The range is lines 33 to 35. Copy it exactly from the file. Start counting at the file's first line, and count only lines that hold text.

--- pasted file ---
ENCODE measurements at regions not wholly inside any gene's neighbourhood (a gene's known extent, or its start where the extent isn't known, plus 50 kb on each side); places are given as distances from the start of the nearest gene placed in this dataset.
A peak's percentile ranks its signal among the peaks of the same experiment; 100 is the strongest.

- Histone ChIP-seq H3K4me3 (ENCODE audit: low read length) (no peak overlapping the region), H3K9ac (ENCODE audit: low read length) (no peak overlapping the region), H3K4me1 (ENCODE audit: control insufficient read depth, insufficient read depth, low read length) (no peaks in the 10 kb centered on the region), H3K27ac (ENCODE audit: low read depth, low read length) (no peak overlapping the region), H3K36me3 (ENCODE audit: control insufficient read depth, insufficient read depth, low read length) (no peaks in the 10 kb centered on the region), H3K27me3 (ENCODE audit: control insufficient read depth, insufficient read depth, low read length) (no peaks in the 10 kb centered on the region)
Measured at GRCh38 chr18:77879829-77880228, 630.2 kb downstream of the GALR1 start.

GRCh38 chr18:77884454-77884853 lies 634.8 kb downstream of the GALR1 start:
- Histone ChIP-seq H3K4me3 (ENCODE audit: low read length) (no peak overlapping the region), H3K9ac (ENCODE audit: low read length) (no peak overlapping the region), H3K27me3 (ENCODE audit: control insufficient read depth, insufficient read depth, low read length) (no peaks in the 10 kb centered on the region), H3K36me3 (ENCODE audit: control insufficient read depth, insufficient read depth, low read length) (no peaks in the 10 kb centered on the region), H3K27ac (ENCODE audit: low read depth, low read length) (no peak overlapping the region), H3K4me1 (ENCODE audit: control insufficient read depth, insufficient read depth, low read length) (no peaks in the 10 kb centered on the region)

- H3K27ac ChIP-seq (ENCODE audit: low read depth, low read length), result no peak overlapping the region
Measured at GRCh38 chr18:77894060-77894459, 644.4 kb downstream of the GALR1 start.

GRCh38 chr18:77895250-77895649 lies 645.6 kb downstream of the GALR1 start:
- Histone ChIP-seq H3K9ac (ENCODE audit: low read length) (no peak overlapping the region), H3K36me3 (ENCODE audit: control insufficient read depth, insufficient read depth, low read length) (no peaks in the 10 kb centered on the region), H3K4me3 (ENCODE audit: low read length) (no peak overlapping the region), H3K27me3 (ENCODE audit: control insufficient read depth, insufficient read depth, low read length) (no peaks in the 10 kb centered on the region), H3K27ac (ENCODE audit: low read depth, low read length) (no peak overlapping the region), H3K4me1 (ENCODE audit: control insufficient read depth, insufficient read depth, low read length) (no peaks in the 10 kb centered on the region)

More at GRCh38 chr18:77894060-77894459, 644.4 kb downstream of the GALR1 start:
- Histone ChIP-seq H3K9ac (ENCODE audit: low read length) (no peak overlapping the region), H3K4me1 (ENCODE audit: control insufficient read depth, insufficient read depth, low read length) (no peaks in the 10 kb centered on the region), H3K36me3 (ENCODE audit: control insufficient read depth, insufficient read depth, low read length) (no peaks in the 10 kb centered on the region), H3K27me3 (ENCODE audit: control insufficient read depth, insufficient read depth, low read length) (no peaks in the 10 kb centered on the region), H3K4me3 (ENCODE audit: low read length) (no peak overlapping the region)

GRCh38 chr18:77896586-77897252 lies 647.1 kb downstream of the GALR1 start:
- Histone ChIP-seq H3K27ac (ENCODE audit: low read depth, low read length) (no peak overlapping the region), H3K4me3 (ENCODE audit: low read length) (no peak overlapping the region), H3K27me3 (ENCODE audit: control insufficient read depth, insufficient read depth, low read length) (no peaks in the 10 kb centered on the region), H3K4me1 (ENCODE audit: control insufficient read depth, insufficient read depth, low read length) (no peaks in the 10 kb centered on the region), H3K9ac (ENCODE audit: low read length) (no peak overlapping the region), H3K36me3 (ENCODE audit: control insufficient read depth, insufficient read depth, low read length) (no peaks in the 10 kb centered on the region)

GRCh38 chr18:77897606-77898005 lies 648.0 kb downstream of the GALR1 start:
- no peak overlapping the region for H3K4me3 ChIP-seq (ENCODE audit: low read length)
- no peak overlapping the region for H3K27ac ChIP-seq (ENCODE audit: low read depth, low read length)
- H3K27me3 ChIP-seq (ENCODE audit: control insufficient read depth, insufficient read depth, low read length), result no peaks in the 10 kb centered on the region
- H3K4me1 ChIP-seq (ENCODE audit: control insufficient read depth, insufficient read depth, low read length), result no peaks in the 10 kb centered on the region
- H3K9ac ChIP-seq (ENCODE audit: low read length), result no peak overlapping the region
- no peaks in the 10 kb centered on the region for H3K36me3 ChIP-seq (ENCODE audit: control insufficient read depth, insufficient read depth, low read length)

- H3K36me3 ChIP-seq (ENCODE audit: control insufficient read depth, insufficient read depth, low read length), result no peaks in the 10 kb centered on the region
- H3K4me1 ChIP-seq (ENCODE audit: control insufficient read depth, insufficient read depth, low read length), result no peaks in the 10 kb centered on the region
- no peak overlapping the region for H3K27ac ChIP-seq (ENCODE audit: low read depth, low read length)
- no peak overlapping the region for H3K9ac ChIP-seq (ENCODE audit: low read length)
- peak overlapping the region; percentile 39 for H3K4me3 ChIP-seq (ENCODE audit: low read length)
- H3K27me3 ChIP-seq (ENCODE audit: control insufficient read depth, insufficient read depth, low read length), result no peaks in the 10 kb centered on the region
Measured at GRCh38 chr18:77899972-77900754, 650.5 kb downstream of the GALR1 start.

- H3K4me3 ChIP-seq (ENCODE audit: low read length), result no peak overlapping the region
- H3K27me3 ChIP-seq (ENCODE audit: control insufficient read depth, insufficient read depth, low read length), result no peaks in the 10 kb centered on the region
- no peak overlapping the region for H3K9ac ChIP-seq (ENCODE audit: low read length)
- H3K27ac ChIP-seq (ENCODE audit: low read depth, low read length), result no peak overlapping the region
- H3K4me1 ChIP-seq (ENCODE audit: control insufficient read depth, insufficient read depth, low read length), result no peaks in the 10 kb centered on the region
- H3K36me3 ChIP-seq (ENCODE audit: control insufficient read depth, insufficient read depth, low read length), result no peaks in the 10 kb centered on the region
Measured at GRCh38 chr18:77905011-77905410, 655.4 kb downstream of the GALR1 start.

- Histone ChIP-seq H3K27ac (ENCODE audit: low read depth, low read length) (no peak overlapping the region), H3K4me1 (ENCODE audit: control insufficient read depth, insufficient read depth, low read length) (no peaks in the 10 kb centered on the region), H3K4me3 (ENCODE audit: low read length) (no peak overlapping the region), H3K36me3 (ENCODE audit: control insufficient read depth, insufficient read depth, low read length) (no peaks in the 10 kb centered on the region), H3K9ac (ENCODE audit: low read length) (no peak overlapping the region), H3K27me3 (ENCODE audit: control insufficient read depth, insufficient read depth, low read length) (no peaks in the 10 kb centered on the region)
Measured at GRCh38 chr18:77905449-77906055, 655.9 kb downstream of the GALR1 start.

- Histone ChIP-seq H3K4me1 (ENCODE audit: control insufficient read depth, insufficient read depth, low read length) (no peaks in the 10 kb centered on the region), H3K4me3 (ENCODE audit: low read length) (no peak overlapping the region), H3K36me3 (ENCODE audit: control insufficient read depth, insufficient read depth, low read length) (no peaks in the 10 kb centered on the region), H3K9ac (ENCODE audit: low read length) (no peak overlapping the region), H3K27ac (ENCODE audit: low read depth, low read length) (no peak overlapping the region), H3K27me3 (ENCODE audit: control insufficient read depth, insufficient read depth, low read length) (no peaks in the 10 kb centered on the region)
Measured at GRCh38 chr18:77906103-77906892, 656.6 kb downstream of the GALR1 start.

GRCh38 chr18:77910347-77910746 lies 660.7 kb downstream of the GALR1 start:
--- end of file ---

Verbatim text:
- H3K4me1 ChIP-seq (ENCODE audit: control insufficient read depth, insufficient read depth, low read length), result no peaks in the 10 kb centered on the region
- H3K36me3 ChIP-seq (ENCODE audit: control insufficient read depth, insufficient read depth, low read length), result no peaks in the 10 kb centered on the region
Measured at GRCh38 chr18:77905011-77905410, 655.4 kb downstream of the GALR1 start.